From Microtargeting to Hacking Election 2016 – The True Internet of Things!

March 22, 2017

We live in a digital age and the internet of things does influence elections, not just here in the USA, but everywhere.  Not only do other countries influence elections, the microtargeting that exists within the USA does also. Every candidate running who is worth their salt uses microtargeting.

Companies are hired to make “psychographic profiles.” They get the data from companies such as Facebook. Mother Jones explained how Ted Cruz’s campaign hired “Cambridge Analytica” to compile data of millennial voters from Facebook users.  They were paid $1 to turn over their Facebook profiles. From these profiles they retrieved names of their friends, thus increasing their voter base.

Barrack Obama during his 2008 campaign was actually the first to microtarget on a massive scale. This was so effective, that online marketers have schools that teach this technique:

“The key is to analyze consumer behavior in detail. Moving from batch ‘n blast campaigns and mass marketing to micro targeted campaigns pays… start with analyzing web browsing behavior and email engagement for example… Use Facebook Custom Audience to target advertisements specifically to a group of named individuals… The Obama campaign sifted through self-described supporters’ Facebook pages in search of friends who might be on the campaign’s list of the most persuadable voters. Then the campaign would ask the self-identified supporters to bring their undecided friends along.”


In March of 2008, hackers from Anonymous who are an international group affiliated with Nashi, a pro-Kremlin youth organization were accused of hacking into emails of Yamenko and Potupchick and posting them online. This was a big political scandal. So, it doesn’t only happen here in the U.S., but abroad also.


Bots were used here in the 2016 elections.  As I had noticed twitter accounts that did not interact with their followers, I assumed they might be bots. According to, nearly 1/5 of the election-related tweets came from bots according to a study by the University of California. They used a machine-learning framework called BotorNot to distinguish between bots and humans.


Renice Priebus said President Trump believed that Russia was behind the intrusions into the Democratic Party organizations, although Preibus did not clarify whether the President agreed that the hacks were directed by Vladimir Putin. In a statement he acknowledged that “Russia, China, other countries, outside groups and people are consistently trying to break through the cyber infrastructure of our governmental institutions, businesses and organizations including the Democratic National Committee.”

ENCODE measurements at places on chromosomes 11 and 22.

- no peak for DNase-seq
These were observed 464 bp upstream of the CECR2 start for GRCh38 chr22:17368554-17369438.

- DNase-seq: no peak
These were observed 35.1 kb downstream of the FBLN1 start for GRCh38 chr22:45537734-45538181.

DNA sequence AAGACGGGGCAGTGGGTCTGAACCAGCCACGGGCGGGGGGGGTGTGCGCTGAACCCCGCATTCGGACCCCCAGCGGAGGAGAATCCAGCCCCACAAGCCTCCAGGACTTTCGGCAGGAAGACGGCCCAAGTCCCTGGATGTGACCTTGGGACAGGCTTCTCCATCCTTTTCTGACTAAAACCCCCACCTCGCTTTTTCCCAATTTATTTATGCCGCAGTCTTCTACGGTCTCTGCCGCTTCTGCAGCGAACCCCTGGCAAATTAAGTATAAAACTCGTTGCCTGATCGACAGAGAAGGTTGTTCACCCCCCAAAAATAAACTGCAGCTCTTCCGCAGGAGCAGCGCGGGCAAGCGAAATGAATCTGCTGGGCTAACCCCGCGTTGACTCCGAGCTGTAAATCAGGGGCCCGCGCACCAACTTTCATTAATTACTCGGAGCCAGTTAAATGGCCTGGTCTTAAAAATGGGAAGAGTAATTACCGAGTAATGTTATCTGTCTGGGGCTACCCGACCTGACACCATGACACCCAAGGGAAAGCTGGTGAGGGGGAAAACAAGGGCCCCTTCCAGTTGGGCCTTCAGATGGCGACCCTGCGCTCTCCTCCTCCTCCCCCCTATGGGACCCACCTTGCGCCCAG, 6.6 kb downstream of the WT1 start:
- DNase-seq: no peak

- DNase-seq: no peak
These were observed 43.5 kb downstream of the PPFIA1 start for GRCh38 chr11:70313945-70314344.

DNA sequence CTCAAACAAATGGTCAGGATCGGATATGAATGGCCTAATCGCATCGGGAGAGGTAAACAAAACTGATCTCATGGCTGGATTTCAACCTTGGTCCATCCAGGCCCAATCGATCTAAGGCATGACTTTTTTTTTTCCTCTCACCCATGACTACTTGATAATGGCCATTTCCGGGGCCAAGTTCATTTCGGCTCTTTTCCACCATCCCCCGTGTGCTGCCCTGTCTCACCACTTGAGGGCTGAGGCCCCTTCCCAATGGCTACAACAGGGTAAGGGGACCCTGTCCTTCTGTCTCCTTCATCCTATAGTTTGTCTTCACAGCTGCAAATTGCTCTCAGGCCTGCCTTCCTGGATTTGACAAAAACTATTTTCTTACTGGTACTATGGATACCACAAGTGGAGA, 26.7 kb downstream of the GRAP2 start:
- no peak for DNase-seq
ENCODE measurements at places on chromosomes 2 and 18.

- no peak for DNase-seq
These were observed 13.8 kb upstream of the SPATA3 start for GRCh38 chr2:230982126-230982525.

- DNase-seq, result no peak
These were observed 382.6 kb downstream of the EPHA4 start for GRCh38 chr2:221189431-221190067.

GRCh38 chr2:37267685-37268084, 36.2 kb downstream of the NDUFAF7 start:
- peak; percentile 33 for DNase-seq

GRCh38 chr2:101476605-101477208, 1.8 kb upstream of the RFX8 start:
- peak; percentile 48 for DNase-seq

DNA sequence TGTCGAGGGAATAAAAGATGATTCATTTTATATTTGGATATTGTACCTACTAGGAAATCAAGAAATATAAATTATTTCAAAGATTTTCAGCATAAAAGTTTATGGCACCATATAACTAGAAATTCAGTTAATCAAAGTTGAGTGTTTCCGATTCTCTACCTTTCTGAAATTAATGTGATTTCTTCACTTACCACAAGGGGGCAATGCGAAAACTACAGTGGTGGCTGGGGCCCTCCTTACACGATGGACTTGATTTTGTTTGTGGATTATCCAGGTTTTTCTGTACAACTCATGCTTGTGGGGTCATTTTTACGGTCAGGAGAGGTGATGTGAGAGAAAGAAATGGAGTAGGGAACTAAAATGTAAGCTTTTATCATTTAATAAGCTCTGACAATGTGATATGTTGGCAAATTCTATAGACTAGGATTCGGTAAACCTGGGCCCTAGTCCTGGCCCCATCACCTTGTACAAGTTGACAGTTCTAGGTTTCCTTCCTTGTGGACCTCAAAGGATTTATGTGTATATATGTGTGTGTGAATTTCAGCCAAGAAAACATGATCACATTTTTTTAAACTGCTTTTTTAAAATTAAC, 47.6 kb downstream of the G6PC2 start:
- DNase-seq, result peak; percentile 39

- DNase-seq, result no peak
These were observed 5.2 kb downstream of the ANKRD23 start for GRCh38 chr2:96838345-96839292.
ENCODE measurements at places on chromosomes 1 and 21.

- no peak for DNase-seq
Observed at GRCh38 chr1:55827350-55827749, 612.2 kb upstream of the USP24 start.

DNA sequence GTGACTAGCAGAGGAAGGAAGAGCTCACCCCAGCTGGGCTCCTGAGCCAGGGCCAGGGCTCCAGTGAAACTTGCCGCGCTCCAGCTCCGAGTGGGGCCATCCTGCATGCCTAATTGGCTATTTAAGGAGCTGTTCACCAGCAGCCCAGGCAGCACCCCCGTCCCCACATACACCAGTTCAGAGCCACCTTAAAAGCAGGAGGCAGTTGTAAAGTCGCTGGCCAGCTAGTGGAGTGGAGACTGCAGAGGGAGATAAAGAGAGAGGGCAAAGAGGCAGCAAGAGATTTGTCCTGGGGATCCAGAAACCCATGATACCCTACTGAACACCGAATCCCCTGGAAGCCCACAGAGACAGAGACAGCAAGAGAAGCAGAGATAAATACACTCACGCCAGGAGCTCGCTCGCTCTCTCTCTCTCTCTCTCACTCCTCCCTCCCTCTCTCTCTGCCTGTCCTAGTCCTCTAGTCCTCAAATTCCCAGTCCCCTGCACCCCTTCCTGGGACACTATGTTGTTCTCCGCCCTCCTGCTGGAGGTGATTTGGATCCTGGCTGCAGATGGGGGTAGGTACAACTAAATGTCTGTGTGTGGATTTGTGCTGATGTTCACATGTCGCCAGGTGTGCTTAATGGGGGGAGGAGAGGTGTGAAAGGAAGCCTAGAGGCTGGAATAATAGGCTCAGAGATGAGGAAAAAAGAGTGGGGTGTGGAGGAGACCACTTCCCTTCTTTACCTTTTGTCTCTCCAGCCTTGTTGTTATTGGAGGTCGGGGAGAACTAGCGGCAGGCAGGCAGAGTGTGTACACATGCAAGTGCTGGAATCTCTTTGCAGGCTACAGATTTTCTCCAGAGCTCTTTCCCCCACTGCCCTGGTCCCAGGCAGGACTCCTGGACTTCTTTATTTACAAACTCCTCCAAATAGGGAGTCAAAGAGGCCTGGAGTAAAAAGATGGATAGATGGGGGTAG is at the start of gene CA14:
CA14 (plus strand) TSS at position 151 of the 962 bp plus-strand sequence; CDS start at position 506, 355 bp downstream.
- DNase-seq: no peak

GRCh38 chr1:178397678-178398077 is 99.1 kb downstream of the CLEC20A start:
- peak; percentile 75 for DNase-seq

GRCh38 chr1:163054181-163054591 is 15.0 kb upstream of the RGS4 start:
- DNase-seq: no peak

It doesn’t matter who hacked the emails because basically hacking has been going on for years, whether it’s a politician or a regular person, it happens.  It’s just that  it was done during an election for the first time.  Why?  Because who ever did it knew what kind of person Hillary Clinton was, and did not like her. If a candidate is an honest individual then there is really nothing to expose, thus more than likely would of not been a victim of hacking.

Now, whether or not it changed the outcome of the 2016 election?  It might of, we won’t know for sure.  But, the Democratic party should not of had a candidate running that had such a shady past, not to mention all the skeletons that literally fell out of her closet when emails were exposed.  Moral of the story, if you are going to run for political office, you better make sure there is NOTHING damaging that could be revealed.

When the House Intelligence Committee finishes its questioning and publicizes it’s findings, little will be changed.  If we haven’t been able to stop hacking since the start of the internet, we never will. Better cyber “firewalls, encryption,” might help for a little while until they crack that too.  Hackers are always many steps ahead of the police.

Let’s face it we live in a very complicated time and space. It will become more so when we have robots that are in our homes, or driving our automobiles, etc…that could become a really big nightmare if they were to get hacked.




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